The rolls and harrows lie at rest beside
The battered road; and spreading far and wide
Above the russet clods, the corn is seen
Sprouting its spiry points of tender green,
Where squats the hare, to terrors wide awake,
Like some brown clod the harrows failed to break.
Opening their golden caskets to the sun,
The buttercups make schoolboys eager run,
To see who shall be first to pluck the prize -
Up from their hurry, see, the skylark flies,
And o'er her half-formed nest, with happy wings
Winnows the air, till in the cloud she sings,
Then hangs a dust-spot in the sunny skies,
And drops, and drops, till in her nest she lies,
Which they unheeded passed - not dreaming then
That birds which flew so high would drop agen
To nests upon the ground, which anything
May come at to destroy. Had they the wing
Like such a bird, themselves would be too proud,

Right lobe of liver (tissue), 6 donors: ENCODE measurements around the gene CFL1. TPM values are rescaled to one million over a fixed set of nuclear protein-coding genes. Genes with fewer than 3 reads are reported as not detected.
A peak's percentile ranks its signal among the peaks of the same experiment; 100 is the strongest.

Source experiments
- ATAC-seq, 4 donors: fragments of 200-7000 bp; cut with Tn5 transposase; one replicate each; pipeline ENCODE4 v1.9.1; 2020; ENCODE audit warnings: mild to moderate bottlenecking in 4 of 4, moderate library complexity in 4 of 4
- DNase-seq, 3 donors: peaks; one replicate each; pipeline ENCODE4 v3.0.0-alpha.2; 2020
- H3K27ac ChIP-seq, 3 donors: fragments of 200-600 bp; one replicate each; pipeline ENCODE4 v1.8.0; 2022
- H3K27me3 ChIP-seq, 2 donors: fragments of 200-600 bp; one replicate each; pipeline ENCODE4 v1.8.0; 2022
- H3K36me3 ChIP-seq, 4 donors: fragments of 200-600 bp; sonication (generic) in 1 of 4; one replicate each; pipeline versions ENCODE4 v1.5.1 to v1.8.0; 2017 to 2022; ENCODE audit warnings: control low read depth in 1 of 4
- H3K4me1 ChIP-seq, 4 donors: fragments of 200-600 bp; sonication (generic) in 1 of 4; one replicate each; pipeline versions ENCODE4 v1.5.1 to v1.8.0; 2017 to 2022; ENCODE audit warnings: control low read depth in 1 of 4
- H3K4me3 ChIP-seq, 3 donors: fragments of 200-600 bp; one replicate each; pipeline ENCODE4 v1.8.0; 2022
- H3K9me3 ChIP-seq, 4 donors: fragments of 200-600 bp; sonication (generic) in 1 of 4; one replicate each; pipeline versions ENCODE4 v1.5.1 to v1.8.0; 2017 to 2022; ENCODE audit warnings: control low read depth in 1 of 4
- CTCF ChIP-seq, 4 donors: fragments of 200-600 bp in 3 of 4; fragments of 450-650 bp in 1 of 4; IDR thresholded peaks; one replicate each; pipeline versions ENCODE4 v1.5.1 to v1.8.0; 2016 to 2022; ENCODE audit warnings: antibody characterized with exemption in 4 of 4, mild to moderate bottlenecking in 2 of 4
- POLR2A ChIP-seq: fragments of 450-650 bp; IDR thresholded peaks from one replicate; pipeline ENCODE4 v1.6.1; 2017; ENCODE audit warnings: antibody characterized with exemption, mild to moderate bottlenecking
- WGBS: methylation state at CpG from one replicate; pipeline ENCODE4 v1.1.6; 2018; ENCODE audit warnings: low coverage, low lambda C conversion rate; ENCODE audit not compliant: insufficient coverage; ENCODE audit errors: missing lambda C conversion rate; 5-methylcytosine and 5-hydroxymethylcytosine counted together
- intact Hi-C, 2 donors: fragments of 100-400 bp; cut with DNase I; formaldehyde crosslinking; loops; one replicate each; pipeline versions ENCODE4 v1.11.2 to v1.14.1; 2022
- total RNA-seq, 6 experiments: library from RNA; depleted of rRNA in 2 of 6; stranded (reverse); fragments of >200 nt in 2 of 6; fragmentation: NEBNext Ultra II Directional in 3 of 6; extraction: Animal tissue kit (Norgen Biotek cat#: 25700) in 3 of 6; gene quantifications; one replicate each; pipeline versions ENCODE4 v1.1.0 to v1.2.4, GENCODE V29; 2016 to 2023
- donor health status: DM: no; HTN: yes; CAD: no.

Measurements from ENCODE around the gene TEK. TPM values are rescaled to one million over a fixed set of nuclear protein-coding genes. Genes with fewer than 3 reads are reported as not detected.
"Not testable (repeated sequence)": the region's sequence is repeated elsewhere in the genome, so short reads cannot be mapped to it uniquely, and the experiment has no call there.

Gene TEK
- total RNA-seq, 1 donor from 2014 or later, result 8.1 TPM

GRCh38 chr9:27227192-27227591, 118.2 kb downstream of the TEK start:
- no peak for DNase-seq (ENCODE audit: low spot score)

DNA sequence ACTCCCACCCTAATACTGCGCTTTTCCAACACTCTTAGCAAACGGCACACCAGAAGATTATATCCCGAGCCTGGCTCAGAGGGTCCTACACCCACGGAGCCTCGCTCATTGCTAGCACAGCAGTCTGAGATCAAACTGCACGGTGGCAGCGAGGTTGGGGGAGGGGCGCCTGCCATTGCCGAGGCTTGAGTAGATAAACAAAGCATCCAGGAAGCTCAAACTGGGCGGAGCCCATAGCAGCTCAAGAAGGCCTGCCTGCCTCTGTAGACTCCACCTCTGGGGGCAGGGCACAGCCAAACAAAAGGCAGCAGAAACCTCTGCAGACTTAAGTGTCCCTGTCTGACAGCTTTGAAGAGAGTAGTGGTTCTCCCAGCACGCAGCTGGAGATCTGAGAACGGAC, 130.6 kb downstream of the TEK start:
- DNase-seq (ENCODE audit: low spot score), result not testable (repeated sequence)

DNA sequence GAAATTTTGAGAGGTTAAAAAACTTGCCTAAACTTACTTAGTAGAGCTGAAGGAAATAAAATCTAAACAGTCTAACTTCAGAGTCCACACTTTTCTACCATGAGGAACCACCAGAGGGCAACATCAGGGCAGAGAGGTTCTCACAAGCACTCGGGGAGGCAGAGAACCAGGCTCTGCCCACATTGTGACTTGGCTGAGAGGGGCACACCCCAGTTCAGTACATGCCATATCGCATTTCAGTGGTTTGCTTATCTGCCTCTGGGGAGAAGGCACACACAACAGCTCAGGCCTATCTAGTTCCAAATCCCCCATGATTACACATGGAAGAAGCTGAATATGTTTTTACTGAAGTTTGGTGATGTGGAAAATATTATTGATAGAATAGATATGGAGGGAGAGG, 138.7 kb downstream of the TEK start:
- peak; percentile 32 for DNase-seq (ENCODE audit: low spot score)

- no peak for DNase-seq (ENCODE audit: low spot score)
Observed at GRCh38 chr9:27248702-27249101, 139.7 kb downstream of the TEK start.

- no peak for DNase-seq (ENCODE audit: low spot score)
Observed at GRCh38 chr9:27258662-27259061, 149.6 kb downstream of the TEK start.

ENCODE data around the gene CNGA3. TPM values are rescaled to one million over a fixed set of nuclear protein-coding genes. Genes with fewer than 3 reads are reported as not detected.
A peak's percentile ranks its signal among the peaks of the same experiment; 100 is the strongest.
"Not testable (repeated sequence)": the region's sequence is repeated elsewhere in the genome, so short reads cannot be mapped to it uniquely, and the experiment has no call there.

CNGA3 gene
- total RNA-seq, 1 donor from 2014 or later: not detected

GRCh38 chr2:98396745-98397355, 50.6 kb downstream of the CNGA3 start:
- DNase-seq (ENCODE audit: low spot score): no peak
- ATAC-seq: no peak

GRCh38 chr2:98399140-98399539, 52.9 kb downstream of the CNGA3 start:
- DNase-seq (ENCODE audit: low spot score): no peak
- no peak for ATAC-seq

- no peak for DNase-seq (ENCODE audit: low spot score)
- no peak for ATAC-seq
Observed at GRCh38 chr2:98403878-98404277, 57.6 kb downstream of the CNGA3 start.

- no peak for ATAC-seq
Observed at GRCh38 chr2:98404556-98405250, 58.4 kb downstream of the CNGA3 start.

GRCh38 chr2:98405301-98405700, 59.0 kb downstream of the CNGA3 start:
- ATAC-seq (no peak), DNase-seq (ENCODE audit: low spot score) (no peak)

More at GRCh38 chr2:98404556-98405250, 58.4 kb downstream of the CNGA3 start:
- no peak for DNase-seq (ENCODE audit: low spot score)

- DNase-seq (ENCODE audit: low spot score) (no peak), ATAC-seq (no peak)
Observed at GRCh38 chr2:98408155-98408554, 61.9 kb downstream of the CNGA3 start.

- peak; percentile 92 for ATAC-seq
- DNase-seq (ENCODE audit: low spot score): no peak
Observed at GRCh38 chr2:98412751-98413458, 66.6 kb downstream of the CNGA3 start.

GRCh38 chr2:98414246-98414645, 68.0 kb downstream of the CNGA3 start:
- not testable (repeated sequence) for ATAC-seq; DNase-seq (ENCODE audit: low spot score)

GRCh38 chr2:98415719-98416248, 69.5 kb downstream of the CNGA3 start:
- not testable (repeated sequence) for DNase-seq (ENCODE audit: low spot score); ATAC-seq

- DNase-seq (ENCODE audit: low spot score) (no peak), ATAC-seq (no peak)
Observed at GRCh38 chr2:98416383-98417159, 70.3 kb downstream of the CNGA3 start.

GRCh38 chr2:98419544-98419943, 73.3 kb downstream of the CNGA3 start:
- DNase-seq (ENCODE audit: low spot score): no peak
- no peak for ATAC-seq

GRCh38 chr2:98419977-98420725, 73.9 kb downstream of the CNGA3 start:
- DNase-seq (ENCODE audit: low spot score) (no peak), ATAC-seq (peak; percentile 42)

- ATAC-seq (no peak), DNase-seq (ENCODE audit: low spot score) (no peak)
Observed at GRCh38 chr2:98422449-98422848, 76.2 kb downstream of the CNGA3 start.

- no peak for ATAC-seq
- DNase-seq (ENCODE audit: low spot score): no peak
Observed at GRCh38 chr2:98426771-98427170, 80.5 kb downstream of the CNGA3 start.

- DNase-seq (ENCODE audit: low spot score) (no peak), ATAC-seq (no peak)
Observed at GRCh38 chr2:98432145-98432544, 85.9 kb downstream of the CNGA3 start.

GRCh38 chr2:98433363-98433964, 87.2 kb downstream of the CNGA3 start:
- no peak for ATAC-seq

And build on nothing but a passing cloud!
As free from danger as the heavens are free
From pain and toil, there would they build and be,
And sail about the world to scenes unheard
Of and unseen - Oh, were they but a bird!
So think they, while they listen to its song,
And smile and fancy and so pass along;
While its low nest, moist with the dews of morn,
Lies safely, with the leveret, in the corn.
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Comments about this poem (The Skylark by John Clare )
(12 July 1904 – 23 September 1973)
(1 February 1902 – 22 May 1967)
(March 26, 1874 – January 29, 1963)
(4 April 1928 - 28 May 2014)
(16 August 1920 – 9 March 1994)
Edgar Allan Poe
(19 January 1809 - 7 October 1849)
William Butler Yeats
(13 June 1865 – 28 January 1939)
(10 December 1830 – 15 May 1886)
(30 December 1865 – 18 January 1936)
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- Stopping by Woods on a Snowy Evening, Robert Frost
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